Home >Companies >News >‘We expect organic growth to be back by Q2 next year’
Aiman Ezzat, CEO, Capgemini Group.
Aiman Ezzat, CEO, Capgemini Group.

‘We expect organic growth to be back by Q2 next year’

India is no longer just a delivery centre but a global business platform, because it is as much about delivery as it is about innovation

For Paris-based information technology (IT) services company Capgemini, India has emerged as a global business platform, supporting several critical functions. The India unit currently comprises nearly 50% of its total workforce of 264,600 employees and continues to grow. In an interview, Aiman Ezzat, chief executive officer, Capgemini Group, spoke about the outlook for the IT industry, the importance of India, and its deal pipeline. Edited excerpts:

What’s the outlook for the IT services sector, in terms of client spend?

Many companies have tightened their budget in terms of IT spend as they have been affected by covid-19. Some are more impacted than others depending on the sectors. If we go into the most cyclical part of the business, such as management consulting or engineering, they were more impacted. If we go to the other end, such as cloud infrastructure services, BPO (business process outsourcing) or even applications, there was less impact. So, the degree of impact depends on the sector and on the business. But overall, there has been a net decrease in spending. We have also seen good growth in cloud, cybersecurity, analytics and artificial intelligence (AI). On all the digital customer front-end part, there was some increase but it’s not as strong as it was last year. A lot of clients’ discretionary spending around upgrading certain applications have been cut. They are now focusing their investments more strategically.

What is the role of the India operations in Capgemini’s overall growth strategy?

Ten years ago, India was mainly a delivery centre. I don’t use that word anymore. I call India a global business platform because it is as much about delivery as it is about innovation. It is becoming a backbone of support to a lot of our accounts. It encompasses a wide array of capabilities spanning delivery to account management to R&D and engineering, as well as providing support to the creation of new product offerings and strong industry content. We launched a programme called ‘India 2020’ a couple of years ago around expanding and structuring the role of India in the group, in terms of what the country can bring. In India, we have two applied innovation exchanges, one each in Mumbai and Hyderabad, which serve as a framework for driving innovation.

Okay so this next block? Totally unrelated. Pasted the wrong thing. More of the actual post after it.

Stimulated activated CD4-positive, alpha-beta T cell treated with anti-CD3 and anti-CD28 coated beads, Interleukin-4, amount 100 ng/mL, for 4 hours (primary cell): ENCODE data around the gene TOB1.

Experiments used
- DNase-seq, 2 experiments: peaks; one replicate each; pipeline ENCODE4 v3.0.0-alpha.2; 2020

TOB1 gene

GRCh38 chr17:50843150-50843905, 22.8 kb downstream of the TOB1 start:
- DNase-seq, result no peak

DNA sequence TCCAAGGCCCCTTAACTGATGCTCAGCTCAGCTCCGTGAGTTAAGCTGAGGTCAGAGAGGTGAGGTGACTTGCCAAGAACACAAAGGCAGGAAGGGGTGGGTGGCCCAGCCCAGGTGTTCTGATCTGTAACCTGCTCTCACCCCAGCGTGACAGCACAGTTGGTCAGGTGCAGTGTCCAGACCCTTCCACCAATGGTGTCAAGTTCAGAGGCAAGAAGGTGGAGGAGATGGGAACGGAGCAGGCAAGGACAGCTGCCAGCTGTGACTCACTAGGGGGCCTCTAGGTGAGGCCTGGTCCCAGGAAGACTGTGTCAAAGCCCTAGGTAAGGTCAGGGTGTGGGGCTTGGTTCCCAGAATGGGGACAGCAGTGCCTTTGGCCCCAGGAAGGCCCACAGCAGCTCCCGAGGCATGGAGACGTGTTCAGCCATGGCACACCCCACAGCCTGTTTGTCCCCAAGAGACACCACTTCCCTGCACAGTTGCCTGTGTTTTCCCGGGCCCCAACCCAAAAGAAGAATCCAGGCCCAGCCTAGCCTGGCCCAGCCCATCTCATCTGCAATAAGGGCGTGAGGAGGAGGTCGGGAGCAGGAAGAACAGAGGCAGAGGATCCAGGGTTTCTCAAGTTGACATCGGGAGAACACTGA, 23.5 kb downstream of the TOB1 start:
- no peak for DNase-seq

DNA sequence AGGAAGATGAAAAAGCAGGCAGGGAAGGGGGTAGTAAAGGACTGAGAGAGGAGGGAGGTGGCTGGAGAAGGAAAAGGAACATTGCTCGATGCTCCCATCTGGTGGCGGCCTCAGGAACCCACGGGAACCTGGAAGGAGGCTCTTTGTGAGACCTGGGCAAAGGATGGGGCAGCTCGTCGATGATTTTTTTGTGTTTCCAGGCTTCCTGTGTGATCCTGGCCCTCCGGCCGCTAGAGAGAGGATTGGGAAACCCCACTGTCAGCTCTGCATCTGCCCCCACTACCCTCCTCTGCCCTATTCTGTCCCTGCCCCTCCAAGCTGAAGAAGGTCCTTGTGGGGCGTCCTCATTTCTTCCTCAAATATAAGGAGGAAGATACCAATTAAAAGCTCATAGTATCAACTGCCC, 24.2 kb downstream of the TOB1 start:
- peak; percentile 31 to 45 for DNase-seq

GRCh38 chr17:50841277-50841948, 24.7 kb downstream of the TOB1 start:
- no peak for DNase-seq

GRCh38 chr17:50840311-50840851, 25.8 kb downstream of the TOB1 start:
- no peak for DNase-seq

How does the deal pipeline look, and what kind of deals are picking up?

The overall deal pipeline has recovered and we have plenty of small, mid-sized, and large deals. The overall pipeline has refilled in a harmonious way like we would expect it to be. We have seen an increase in some of the bigger deals related to vendor consolidation. We also see some large digital transformation type deals in the pipeline. So, the overall deal pipeline is good because it is up year-on-year. The bookings have been a good year to date and it is going to be strong in Q4 (October-December). We expect to be back with organic growth by Q2 next year.

Capgemini acquired many companies, including engineering consultancy Altran. What’s your strategy for acquisitions going forward?

There are two fundamental pillars that are transforming a lot of businesses today which I consider very important. One is cloud and the other is data. The way we look at our market and what we do with clients, can be seen in three parts. The traditional part is IT services, which I call enterprise management, where we have clients manage all their applications. That has been our main business for many years. Then you have two other parts. The part known as digital marketing includes all the digital channels and all the data in terms of working with the CMO (chief marketing office), segmenting clients, launching new offerings, and improving services. We have done this organically to a large extent with some acquisitions. On the other side of the enterprise, you have all the operations and all the new product development in areas of R&D, engineering, operations, and supply chain. The acquisition of Altran is for this part. This is where we have the convergence between IT and engineering to digitalize the operations and develop new intelligent products, be it electric cars, autonomous cars, or digital supply chain in retail.

Subscribe to Mint Newsletters
* Enter a valid email
* Thank you for subscribing to our newsletter.

Click here to read the Mint ePaperMint is now on Telegram. Join Mint channel in your Telegram and stay updated with the latest business news.

My Reads Redeem a Gift Card Logout